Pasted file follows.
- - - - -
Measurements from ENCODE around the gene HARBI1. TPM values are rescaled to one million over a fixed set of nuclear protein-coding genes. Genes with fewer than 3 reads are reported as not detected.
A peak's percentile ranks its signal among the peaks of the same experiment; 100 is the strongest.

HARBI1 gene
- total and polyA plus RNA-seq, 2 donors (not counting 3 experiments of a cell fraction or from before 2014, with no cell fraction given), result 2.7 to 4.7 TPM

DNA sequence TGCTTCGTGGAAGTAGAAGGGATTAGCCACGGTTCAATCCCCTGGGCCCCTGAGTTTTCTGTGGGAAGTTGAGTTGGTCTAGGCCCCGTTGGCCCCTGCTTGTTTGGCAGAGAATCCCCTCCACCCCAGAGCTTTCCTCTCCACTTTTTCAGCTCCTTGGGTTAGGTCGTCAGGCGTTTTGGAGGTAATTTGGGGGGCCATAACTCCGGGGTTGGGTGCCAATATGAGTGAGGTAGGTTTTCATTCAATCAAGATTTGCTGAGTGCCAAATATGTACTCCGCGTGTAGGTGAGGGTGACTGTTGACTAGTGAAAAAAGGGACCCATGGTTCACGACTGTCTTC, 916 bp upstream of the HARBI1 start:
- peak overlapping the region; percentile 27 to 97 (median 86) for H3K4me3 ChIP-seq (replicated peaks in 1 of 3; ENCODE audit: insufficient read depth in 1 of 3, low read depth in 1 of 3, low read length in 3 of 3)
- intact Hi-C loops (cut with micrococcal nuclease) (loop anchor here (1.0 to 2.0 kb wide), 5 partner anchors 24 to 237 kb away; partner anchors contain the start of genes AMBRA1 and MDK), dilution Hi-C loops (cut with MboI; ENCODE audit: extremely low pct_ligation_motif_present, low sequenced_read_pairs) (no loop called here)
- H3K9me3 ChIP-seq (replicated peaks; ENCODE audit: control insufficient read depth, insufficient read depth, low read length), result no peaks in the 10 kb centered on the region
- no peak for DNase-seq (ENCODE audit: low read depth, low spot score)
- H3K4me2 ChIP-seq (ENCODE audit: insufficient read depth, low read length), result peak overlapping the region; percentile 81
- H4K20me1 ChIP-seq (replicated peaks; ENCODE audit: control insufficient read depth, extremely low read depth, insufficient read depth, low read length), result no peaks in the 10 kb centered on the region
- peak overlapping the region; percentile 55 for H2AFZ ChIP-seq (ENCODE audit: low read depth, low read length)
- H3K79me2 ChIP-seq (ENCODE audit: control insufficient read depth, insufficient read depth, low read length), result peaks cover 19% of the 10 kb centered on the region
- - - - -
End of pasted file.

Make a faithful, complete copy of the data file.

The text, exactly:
Measurements from ENCODE around the gene HARBI1. TPM values are rescaled to one million over a fixed set of nuclear protein-coding genes. Genes with fewer than 3 reads are reported as not detected.
A peak's percentile ranks its signal among the peaks of the same experiment; 100 is the strongest.

HARBI1 gene
- total and polyA plus RNA-seq, 2 donors (not counting 3 experiments of a cell fraction or from before 2014, with no cell fraction given), result 2.7 to 4.7 TPM

DNA sequence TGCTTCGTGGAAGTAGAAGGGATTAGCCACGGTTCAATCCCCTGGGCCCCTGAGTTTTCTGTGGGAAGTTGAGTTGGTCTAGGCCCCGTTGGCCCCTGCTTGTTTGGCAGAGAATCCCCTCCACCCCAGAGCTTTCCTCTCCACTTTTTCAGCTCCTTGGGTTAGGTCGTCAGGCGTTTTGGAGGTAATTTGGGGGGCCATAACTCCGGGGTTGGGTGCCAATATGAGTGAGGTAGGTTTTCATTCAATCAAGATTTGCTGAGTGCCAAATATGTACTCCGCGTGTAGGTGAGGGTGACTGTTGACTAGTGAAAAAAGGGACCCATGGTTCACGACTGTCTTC, 916 bp upstream of the HARBI1 start:
- peak overlapping the region; percentile 27 to 97 (median 86) for H3K4me3 ChIP-seq (replicated peaks in 1 of 3; ENCODE audit: insufficient read depth in 1 of 3, low read depth in 1 of 3, low read length in 3 of 3)
- intact Hi-C loops (cut with micrococcal nuclease) (loop anchor here (1.0 to 2.0 kb wide), 5 partner anchors 24 to 237 kb away; partner anchors contain the start of genes AMBRA1 and MDK), dilution Hi-C loops (cut with MboI; ENCODE audit: extremely low pct_ligation_motif_present, low sequenced_read_pairs) (no loop called here)
- H3K9me3 ChIP-seq (replicated peaks; ENCODE audit: control insufficient read depth, insufficient read depth, low read length), result no peaks in the 10 kb centered on the region
- no peak for DNase-seq (ENCODE audit: low read depth, low spot score)
- H3K4me2 ChIP-seq (ENCODE audit: insufficient read depth, low read length), result peak overlapping the region; percentile 81
- H4K20me1 ChIP-seq (replicated peaks; ENCODE audit: control insufficient read depth, extremely low read depth, insufficient read depth, low read length), result no peaks in the 10 kb centered on the region
- peak overlapping the region; percentile 55 for H2AFZ ChIP-seq (ENCODE audit: low read depth, low read length)
- H3K79me2 ChIP-seq (ENCODE audit: control insufficient read depth, insufficient read depth, low read length), result peaks cover 19% of the 10 kb centered on the region